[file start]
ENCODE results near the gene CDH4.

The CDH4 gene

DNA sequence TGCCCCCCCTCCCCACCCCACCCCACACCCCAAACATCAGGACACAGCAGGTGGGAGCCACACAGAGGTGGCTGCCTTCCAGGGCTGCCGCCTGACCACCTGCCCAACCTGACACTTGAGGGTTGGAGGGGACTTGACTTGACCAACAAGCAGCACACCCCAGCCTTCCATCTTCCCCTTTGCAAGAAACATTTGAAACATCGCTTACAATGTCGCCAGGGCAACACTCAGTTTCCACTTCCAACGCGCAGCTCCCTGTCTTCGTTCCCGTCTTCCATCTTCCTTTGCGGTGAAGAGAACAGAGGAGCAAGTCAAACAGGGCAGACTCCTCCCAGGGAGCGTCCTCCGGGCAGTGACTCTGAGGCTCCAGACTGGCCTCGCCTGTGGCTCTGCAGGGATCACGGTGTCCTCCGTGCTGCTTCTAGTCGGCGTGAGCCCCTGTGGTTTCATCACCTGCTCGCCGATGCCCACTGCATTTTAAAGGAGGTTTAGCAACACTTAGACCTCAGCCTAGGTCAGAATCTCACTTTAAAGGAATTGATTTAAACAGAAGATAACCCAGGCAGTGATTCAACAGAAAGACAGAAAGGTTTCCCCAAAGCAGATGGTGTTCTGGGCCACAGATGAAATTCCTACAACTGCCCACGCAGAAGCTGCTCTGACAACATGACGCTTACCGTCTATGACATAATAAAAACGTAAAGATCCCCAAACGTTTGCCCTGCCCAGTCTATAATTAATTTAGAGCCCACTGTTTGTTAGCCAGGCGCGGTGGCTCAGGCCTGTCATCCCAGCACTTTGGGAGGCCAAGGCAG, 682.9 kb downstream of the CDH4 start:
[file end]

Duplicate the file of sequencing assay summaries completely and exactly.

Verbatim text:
ENCODE results near the gene CDH4.

The CDH4 gene

DNA sequence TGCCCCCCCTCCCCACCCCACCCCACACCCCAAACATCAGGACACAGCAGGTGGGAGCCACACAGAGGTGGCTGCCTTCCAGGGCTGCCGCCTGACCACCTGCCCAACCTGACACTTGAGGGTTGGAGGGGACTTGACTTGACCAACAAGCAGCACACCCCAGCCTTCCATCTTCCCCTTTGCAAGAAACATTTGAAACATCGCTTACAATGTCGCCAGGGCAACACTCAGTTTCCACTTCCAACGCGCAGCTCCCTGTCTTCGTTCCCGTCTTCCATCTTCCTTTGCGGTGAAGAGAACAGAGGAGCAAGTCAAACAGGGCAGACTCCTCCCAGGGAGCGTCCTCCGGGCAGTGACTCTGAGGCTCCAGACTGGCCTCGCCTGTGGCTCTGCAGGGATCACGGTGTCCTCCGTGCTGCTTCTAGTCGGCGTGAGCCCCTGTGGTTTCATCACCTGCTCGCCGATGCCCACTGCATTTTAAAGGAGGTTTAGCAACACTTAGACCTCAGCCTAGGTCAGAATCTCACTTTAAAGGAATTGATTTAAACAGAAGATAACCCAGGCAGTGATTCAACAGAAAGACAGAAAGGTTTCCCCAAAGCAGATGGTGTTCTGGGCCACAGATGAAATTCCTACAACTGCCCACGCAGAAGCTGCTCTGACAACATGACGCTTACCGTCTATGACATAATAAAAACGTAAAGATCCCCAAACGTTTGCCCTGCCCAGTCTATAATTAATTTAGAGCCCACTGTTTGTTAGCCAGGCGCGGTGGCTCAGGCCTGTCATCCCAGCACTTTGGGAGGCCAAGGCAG, 682.9 kb downstream of the CDH4 start: